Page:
For simplicity, we need only look at the very traditional and very generic product life-cycle:  Introduction, Growth, Maturity, Decline.  As with most organizations, products and services, the goal is to reset the product life-cycle at the end of the maturity stage before beginning the decline phase, thus perpetuating growth and continuity.

Read the rest of this entry »


Will the real Cara please stand up?

June 25, 2009

Headshot_cara2By Cara Beckerle, CMP – Experient

Most days I consider myself an open book. I’m pretty happy with the way I live my life, am a self professed terrible liar, and will tell you a bit about myself if prompted (I’m still a teeny bit introverted, you know). But who am I, really? And who cares?

There aren’t any scandalous secrets about me online. I’ve been smart enough to limit my web profiles so only friends are allowed to check in on me. I’m selective in my posting of pictures. I try not to post anything too personal that might encourage identity theft or a myriad of other dangers you hear about. When you Google me (we all do it, right?) the main entries are mostly me, mostly accurate, and mostly innocuous. But am I ready for everyone to know the “real” me?

Over the last few months, I’ve been grappling with the E4 “experiment” using social media. I consider myself fairly technically savvy – been a blogger, on Myspace, religiously check Facebook for my friends’ status updates, and finally added a text package to my cell phone because the SO (for those not yet up on the multitude of text/chat abbreviations*, that would be “significant other”) was burning up messaging charges using his iPhone. To this point, though, the techie geek in me has been mostly operating in the personal side of my life. Adding professional groups and contacts adds a whole new dynamic to my wired life.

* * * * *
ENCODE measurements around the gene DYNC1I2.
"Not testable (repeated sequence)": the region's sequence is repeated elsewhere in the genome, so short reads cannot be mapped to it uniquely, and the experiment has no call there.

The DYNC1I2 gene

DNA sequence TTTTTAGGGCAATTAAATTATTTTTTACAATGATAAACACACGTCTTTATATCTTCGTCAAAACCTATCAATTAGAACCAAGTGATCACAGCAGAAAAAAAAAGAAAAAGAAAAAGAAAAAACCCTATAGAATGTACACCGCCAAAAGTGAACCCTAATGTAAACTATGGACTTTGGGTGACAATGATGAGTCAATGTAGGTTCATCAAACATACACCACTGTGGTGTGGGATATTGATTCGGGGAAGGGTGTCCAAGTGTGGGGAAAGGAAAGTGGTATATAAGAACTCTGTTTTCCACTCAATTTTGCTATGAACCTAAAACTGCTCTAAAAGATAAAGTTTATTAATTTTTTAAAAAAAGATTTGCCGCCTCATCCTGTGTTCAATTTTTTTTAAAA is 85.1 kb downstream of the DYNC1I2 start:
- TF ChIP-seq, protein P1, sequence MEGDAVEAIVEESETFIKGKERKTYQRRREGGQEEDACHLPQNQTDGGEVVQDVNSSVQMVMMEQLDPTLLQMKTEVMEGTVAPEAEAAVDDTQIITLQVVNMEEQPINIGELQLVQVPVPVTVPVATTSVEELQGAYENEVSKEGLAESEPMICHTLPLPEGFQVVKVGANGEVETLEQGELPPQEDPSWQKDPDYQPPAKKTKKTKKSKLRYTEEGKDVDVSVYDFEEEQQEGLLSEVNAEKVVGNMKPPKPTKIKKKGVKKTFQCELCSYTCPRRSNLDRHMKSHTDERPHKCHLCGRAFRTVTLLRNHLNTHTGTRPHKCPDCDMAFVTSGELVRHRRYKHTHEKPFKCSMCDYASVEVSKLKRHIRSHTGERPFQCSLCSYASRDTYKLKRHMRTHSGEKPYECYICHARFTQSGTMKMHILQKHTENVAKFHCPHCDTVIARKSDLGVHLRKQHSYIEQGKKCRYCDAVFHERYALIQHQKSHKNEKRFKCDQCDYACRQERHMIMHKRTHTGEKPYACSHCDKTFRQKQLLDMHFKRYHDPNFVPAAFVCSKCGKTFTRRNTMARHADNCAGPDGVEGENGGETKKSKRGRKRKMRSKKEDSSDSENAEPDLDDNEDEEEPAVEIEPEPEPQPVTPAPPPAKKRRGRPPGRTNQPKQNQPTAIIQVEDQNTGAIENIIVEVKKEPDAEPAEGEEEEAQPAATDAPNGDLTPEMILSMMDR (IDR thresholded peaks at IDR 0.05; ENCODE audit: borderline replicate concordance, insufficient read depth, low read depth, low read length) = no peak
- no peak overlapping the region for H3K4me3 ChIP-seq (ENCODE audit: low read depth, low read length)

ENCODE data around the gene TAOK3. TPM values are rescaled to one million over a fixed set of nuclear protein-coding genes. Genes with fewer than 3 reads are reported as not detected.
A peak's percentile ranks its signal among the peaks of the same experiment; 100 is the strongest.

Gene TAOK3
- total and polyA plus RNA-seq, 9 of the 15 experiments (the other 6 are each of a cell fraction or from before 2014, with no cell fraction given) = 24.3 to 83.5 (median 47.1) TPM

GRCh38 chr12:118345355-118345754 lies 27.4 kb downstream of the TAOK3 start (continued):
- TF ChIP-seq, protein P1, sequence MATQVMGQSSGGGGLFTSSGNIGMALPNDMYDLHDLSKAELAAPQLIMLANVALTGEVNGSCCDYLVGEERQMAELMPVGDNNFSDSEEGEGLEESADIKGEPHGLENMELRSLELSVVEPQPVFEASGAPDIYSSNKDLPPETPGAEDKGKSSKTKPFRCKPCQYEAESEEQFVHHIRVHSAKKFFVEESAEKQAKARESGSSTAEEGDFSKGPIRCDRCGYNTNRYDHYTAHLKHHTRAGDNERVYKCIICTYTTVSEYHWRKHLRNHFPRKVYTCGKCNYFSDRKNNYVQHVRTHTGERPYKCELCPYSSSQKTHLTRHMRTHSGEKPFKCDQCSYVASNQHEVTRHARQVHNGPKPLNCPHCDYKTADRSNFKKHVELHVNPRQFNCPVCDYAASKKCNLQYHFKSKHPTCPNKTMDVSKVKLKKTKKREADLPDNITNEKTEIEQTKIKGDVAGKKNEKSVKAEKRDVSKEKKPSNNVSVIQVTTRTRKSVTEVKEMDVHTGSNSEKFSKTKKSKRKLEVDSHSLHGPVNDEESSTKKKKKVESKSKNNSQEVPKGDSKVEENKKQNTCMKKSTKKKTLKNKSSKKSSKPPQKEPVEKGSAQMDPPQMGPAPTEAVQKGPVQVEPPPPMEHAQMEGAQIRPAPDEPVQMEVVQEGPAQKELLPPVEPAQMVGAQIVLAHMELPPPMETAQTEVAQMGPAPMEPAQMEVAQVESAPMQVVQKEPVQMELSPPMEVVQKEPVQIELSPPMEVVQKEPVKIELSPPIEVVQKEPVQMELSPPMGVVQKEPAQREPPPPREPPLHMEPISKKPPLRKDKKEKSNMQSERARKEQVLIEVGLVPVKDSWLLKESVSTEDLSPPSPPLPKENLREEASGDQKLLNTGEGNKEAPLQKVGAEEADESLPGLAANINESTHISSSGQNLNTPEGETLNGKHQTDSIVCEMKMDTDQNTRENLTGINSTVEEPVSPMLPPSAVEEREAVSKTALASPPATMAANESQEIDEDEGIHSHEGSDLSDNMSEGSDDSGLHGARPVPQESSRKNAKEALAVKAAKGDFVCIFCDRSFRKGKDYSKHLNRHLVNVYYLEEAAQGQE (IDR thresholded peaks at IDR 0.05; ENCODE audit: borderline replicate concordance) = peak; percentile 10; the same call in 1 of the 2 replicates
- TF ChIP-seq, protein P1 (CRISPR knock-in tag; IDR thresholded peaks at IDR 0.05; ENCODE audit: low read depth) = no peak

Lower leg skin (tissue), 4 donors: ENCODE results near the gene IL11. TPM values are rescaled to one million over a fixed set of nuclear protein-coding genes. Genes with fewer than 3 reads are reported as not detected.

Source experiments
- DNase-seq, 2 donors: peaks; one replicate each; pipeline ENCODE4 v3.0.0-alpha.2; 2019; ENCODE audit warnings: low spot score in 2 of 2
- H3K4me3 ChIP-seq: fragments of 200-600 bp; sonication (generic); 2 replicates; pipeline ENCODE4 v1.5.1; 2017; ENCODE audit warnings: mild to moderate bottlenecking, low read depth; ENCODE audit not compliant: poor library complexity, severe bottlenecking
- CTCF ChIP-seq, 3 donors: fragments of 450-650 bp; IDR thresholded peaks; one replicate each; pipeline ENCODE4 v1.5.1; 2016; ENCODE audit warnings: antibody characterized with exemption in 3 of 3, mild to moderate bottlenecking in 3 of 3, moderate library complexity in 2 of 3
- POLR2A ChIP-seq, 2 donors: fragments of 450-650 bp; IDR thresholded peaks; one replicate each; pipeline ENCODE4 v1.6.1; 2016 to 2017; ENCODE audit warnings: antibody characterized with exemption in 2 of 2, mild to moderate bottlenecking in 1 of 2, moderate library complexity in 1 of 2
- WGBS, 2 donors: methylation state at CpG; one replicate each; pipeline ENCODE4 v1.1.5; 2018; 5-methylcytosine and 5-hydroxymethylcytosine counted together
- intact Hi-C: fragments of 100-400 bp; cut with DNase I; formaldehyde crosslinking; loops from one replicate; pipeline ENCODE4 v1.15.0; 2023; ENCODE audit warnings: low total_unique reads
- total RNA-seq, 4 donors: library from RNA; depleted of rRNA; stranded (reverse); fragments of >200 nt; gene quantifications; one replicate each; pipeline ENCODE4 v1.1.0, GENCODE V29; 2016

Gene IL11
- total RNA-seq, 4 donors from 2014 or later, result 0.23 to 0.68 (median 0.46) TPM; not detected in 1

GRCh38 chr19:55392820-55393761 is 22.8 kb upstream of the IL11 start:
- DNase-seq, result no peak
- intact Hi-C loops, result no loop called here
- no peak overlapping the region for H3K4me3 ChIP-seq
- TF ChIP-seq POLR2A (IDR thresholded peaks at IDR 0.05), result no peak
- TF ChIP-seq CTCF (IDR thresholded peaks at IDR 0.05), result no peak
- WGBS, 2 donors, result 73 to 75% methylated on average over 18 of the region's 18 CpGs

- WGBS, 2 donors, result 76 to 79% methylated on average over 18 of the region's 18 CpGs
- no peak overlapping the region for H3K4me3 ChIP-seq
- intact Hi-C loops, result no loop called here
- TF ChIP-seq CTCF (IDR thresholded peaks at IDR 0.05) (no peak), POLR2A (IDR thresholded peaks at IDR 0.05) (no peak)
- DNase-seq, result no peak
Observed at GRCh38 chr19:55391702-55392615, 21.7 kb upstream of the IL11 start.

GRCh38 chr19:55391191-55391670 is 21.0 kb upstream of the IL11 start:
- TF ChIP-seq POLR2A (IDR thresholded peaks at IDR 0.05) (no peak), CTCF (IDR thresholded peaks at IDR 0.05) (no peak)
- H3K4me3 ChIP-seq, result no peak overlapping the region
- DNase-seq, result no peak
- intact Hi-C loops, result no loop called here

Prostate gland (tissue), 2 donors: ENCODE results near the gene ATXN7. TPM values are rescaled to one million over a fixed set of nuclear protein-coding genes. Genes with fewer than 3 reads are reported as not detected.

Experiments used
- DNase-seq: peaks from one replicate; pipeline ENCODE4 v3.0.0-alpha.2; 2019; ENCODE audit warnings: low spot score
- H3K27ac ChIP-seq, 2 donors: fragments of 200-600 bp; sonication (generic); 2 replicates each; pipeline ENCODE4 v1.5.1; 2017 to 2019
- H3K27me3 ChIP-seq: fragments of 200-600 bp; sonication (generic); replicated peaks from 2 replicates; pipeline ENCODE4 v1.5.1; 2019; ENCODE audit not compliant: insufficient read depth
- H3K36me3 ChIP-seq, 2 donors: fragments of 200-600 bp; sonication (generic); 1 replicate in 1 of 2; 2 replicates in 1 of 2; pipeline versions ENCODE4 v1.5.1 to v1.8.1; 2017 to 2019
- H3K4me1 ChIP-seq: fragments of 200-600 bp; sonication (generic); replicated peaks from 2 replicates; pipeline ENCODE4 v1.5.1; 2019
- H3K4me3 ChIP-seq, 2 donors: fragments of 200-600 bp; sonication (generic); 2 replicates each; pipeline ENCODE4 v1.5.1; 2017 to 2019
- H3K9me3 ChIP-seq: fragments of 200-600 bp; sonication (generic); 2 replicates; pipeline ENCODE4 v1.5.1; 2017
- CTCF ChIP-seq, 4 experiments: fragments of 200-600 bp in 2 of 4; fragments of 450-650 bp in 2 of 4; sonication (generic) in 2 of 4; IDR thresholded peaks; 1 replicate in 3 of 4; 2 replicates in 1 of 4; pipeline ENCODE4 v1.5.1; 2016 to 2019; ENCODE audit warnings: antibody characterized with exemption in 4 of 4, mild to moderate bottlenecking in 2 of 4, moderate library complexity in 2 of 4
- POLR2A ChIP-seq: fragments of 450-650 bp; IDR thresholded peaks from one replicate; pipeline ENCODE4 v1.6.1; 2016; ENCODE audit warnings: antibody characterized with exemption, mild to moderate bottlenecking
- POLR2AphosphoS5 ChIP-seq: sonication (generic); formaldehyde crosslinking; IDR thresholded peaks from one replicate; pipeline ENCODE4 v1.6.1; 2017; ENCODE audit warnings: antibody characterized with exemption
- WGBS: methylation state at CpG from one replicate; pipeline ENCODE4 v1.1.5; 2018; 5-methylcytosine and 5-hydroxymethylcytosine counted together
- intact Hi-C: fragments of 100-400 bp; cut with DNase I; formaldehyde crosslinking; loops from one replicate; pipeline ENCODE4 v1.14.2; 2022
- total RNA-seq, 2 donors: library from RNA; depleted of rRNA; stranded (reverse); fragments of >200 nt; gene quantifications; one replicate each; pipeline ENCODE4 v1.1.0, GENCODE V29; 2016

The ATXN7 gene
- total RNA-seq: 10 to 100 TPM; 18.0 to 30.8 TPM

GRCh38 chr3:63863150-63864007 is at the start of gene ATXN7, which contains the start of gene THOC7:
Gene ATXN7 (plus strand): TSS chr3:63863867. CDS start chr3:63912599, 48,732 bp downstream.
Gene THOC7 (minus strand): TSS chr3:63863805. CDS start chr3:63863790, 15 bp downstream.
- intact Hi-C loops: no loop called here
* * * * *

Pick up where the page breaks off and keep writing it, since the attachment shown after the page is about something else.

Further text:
When mulling this topic over, I decided to check out the “Do’s and Don’ts of Social Networking.” Type that phrase into any web browser and you will get several good articles – mostly common sense but worth looking into if you are new to the online world. Because someone, somewhere will take a look into something you post. Period. What I struggle more with is revealing the inner sanctum of my brain with co-workers, professional contacts, future employees – and the assessment they may make of me from reviewing a quick status update or tweet. Read the rest of this entry »


Young Professionals

June 9, 2009

NJohnsonBy: Nora Johnson, SMMP Services Specialist, Experient and 2009 Chair, IAEE Young Professionals Committee

“How can I attract, engage and retain young professionals?”  Undoubtedly, many of you have heard or asked a similar question in the past.  Naturally, many of you have also had two words immediately come to mind: technology and entertainment.

 In short, the answers are:

  1. Attract: Show an interest in them
  2. Engage: Invite them to get involved or give them a seat at the table
  3. Retain: See 1 and 2 and add a dash of letting them own and pursue a project or initiative

You will notice that technology and entertainment are not in the short answers.  Why are they absent?  There is a lot to be said for the relevancy of these two words.  However, the reality goes beyond a generational trend and reveals a more significant business and societal trend.  A friend of mine, who is a Director of Design for a prominent fashion line, once mentioned that the days of big department stores, such as Macy’s, dictating the fashion of the season are over.  Rather, fashion is being heavily influenced by the numerous sub-cultures in our society: the “Jocks,” the “Skaters,” the “Goths,” the “Preps” and many more.  Essentially, trends are being generated from the bottom, up, rather than from the top, down, which had traditionally been the standing model for business. 

What, you may ask, does this have to do with young professionals, technology and entertainment?  Read the rest of this entry »